Landry Nnoko is used to change. Growing up in Yaounde, Cameroon, he did not know a word of English. When he made the move to the United States at age 16, he made a connection that would change his life.
“I played basketball with a boy named Ian,” he said. “One weekend he invited me to come home with him. I was a little skeptical at first because I had never been to anybody’s house in the states.”
Ian’s persistence led Nnoko to a host family — Karyn and Michael Malone — that would become a second home for him away from Cameroon.
“They are a huge support and like a second mom and dad, looking out for me and taking care of me,” the 6-10 center said. “If I am down or if something is wrong, they are who I turn to. They give me comfort.”
With the support of his host family and position coach Mike Winiecki, Nnoko was able to push himself to be the best he could be on the court.
“Coach Winiecki has done a lot for me, working with me every day. He is like a dad to me. He always wants the best for me.”
On the court, Nnoko has the opportunity to soon join the top five shot-blockers in Clemson history, needing just three to pass Tiger legend Dale Davis.
“It means a lot to me because of all of the greats that have come to Clemson, especially the shot-blockers. Most of them have played in the NBA, so being on that list is awesome. I am eager to get in the top five,” Nnoko said with a smile.
He is proud of how the team has come together this year, but knows that pulling it in just a little more is the key to finishing the season strong.
“We need to come together and find a way to play together and as a team,” he said. “We need to trust in ourselves. Us coming together will change the way the final stretch is going.”
As his time comes to a close, Nnoko said he is proud of his four years at Clemson and is looking forward to an emotional Senior Day as the Tigers take on No. 4 Virginia tonight in Greenville.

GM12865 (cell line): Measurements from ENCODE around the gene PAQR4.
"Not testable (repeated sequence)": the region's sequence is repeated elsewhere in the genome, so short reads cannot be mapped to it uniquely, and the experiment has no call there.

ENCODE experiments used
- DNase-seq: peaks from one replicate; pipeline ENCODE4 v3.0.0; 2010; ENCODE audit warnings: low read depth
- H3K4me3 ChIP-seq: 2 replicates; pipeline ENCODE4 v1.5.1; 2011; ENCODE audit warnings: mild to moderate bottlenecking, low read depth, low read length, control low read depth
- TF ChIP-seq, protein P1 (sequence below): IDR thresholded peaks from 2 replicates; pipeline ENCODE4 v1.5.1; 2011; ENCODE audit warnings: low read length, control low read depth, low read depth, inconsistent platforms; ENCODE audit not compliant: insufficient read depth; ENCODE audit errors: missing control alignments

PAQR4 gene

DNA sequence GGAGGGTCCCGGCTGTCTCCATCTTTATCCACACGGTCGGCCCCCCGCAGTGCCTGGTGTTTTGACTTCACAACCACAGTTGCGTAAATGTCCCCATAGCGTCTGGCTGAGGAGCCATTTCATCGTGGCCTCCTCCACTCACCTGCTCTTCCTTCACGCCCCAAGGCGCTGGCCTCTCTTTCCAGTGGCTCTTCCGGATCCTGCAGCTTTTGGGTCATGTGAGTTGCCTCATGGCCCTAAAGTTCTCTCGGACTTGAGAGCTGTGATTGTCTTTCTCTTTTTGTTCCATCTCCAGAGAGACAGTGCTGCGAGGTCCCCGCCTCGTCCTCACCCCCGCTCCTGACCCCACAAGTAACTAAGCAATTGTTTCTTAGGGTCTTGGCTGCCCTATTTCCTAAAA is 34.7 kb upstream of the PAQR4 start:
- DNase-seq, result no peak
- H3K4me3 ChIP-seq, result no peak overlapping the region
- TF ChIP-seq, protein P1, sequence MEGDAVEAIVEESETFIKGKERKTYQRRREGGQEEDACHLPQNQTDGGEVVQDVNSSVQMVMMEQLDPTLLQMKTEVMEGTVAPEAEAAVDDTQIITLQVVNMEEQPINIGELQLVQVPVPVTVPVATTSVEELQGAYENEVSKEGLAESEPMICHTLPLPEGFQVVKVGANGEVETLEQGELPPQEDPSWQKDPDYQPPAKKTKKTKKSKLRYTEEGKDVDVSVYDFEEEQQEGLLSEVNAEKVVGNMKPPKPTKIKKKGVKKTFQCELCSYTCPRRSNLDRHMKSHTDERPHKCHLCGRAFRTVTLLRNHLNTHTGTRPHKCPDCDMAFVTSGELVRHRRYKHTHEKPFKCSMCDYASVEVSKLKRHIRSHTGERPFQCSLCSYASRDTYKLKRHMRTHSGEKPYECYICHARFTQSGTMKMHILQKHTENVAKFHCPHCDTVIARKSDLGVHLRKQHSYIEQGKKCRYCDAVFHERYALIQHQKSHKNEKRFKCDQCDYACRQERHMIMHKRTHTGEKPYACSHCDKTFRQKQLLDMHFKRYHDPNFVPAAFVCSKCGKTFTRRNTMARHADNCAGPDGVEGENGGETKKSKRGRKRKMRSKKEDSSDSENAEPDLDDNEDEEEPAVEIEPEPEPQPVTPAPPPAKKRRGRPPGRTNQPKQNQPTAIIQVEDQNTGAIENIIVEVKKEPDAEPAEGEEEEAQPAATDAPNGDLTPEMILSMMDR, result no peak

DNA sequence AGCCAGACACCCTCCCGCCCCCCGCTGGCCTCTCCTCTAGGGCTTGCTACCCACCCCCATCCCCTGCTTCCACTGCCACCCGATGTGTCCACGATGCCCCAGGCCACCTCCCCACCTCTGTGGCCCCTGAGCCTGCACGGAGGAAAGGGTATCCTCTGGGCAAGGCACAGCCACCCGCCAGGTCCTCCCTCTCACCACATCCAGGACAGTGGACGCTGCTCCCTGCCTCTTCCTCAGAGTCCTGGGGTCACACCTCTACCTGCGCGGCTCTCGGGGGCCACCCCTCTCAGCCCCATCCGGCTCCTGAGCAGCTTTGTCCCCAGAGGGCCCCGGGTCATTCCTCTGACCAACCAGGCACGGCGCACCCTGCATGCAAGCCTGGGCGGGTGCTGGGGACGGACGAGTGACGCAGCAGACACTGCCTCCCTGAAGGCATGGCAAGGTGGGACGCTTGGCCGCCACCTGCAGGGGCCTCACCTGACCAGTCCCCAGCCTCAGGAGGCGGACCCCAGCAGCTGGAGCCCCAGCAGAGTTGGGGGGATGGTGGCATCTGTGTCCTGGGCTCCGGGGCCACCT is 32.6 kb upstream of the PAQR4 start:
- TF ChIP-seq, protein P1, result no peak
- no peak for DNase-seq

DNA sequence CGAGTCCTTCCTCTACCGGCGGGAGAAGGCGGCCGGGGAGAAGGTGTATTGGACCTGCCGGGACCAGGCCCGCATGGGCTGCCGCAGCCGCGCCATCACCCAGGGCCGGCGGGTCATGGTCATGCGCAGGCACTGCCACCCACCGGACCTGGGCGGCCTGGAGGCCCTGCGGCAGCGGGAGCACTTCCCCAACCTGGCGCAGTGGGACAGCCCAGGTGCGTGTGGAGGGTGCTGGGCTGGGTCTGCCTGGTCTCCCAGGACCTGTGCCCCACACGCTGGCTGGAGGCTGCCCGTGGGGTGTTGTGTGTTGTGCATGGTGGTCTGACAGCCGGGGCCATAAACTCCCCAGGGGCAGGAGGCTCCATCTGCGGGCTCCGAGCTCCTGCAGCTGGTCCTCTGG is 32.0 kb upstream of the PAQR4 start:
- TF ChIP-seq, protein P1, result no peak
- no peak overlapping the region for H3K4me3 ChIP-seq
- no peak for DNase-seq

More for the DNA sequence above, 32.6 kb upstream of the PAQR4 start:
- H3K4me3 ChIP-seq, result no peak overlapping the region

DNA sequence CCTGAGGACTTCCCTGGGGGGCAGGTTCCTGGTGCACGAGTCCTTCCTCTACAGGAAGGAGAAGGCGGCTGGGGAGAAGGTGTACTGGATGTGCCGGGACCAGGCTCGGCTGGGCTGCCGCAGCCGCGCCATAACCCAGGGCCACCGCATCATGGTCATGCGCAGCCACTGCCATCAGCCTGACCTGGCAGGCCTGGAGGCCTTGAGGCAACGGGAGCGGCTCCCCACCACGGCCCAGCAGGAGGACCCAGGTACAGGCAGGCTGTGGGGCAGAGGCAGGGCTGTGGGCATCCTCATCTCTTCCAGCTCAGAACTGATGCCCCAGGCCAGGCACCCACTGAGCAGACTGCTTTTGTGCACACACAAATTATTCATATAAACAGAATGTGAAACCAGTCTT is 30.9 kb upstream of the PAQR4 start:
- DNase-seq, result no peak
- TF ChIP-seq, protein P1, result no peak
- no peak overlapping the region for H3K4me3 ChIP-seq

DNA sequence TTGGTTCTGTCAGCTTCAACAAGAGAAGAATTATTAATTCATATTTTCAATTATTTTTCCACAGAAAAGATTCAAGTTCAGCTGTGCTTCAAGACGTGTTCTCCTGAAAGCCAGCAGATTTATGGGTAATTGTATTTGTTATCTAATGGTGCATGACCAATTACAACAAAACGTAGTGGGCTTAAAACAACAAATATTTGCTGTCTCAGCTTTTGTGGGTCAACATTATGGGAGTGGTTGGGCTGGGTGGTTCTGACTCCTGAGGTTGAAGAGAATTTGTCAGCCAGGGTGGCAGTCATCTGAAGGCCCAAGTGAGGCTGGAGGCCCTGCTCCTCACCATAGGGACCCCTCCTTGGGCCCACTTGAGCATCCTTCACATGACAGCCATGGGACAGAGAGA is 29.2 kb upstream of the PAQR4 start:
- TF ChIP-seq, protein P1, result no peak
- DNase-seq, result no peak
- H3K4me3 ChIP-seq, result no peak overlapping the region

“For four years, I have seen guys go out there for their last night,” he said. “It is definitely going to be emotional playing my last game at home in front of Tiger Nation. I am really looking forward to it.”
Once his time at Clemson is over, Nnoko has bigger plans for himself.
“After Clemson, I will probably play in the pros — whether that be the NBA or Europe.”
Nnoko was inspired to look into Europe after traveling to Italy with the Tigers the summer after his freshman season.
“It was cool to experience Italy with the team,” he said. “It was so different than anything I had seen before, especially the culture, the buildings, and the people. Definitely a top five memory from my time here.”
Something else that inspires Nnoko’s success are his family members back home.
“My dad really pushed me and told me that someday I would have to grow up,” said Nnoko, who lost his father just prior to the start of his senior season. “He inspired me to try and find my own way.”
After all the time he has spent at Clemson, Nnoko only has glowing things to say to describe his experience.
“My time here has been great,” he said. “A lot of people say that college goes by fast, but my process was slow because of where I came from and what I have done so far. It was really a day-to-day grind; I had that urgency to get better. I was really eager to work on my game every day, and Clemson has been really good for me.”
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